My five-year-old niece is a card shark. She'll be playing a game, when suddenly, boom, the rules change. Fives will become aces. Deuces will be wild. She just can't lose. It's not fair play but if she just flat out doesn't like the hand she's been dealt, she will change the terms of the deal. If my niece was publicly traded, she would be a large cap living la vida pro forma.
Now, I'm not saying that small caps are immune from blurring-bottom line results. We both know that it's easier to pull off shenanigans in the shadows of Wall Street than in clear view. However, it is the large caps who will often be tempted to sweep net profits under the fiscal rug and use things like acquisitions and bloated debt levels as a crutch.
I'm not sure who the first person was who fell for the EBITDA (earnings before interest, taxes, depreciation, and amortization) gauge hook, line, and stinker. The acronym probably originally stood for Every Bad Income Trick Deserves Appreciation. I imagine the exchange probably went something like this:
Company: Hey, we've really been on a buying spree lately. We'd like to restate our earnings to exclude the amount that we spent on our acquisitions.
Company: Yep, so let's forget about amortization and depreciation for now and move on, shall we?
Analyst: Forget the earnings from the acquired operations, too?
Company: Oh, goodness no! Have you gone daft? We'll want to keep that. And, while I have you here, I want to have the freedom to run our debt-levels as high as possible without ever being held accountable for the borrowing costs.
Analyst: I don't like that. You're sidestepping the accounting markdowns for money spent in the past, but now you want to ignore actual debt payments in the present. No one will buy that?
Company: That might be true, but did I mention that we were looking for an underwriter to handle our upcoming debt offering? That is, of course, if we can just pretend that we're borrowing at 0%.
Analyst: Did you say underwriter or lead underwriter? I think I can learn to overlook the fallacy of an earnings measure that rewards the debt-heavy, punishes the cash-rich and writes off all buyouts and big-ticket depreciations down to nil.
Maybe it didn't quite go like that. Maybe it went down exactly like that. Either way, while it was mostly smaller upstarts who took advantage of the EBITDA umbrella to introduce pro forma results -- which is basically EBITDA, only personalized with selective bobbing into the accountant's alphabet soup -- I have more faith in the small, focused player than the over-diversified conglomerate.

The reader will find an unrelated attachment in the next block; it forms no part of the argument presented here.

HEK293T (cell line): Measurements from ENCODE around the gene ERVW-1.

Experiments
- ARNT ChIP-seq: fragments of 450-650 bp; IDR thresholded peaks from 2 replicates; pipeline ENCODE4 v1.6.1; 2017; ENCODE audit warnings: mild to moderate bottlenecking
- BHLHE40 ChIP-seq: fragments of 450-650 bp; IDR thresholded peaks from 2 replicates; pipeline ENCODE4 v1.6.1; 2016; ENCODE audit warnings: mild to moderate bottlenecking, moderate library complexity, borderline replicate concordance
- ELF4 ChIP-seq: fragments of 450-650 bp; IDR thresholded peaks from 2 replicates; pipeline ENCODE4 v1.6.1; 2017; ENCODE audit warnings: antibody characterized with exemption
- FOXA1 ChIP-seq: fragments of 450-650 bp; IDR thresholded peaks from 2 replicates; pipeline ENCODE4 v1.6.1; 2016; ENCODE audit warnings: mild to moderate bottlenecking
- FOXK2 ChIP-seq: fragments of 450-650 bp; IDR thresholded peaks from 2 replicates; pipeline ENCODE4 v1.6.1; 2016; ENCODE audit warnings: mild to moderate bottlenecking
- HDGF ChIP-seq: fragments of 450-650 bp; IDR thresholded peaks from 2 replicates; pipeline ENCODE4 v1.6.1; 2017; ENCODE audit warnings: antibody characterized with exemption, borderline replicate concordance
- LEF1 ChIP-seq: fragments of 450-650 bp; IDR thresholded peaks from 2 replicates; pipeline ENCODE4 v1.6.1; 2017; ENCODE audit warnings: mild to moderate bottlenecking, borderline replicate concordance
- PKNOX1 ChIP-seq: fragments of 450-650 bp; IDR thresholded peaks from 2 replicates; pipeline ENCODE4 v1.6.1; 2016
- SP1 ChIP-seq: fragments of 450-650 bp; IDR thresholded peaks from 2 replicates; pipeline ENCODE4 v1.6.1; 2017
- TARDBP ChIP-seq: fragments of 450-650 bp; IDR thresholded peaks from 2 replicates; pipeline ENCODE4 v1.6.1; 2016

Or maybe it's just that I have more faith in my own ability to recognize small-cap excellence. Yes, I realize that the common perception out there is that blue chip behemoths are the conservative can't-miss equities. I dissent. I just don't think owning the heavies makes investing any easier. While I have complete confidence in the General Electric (NYSE: GE) executive team, is there anyone out there who feels equally as comfortable and upbeat investing in jet engines, light bulbs, financial services, and broadcast television? If there's a particular subsidiary of GE that draws me in, am I not better hunkering down and finding the pure plays? Why pay up for the combo when all I really wanted was the side of fries? Again, while I trust that GE knows what it's doing, do I know what I would be doing with GE?
You can go for the Big Cheese -- Disney (NYSE: DIS), but if it's the parks that you feel strongly about, maybe Cedar Fair (NYSE: FUN) or Six Flags (NYSE: PKS) is a better way to go. It's the animated library? Why not try Pixar (Nasdaq: PIXR) instead. Each of those three alternatives have market caps between $1 billion and $2 billion. More importantly, they are easier to follow if it's a sector you are familiar with.
Later this month, when we put out our highly anticipated Industry Focus 2002, you will be treated to 18 in-depth takes into promising sectors for the year ahead. Many of the featured companies just happen to be small and mid-cap stocks. Why? Historically, that's where the values lie. Historically, those are the companies that eventually get bought out at a premium. Historically, history repeats.
Then again, you probably knew that already. It's probably why you're here. You've chosen blue highways over blue chips, and the journey has made all the difference.
Welcome to Smallville. Population: You. Me.
Rick Aristotle Munarriz has yet to catch the Smallville television show but he's not afraid of fiscal kryptonite. He does own a few shares of Disney and Pixar. Rick's stock holdings can be viewed online, as can the Fool's disclosure policy.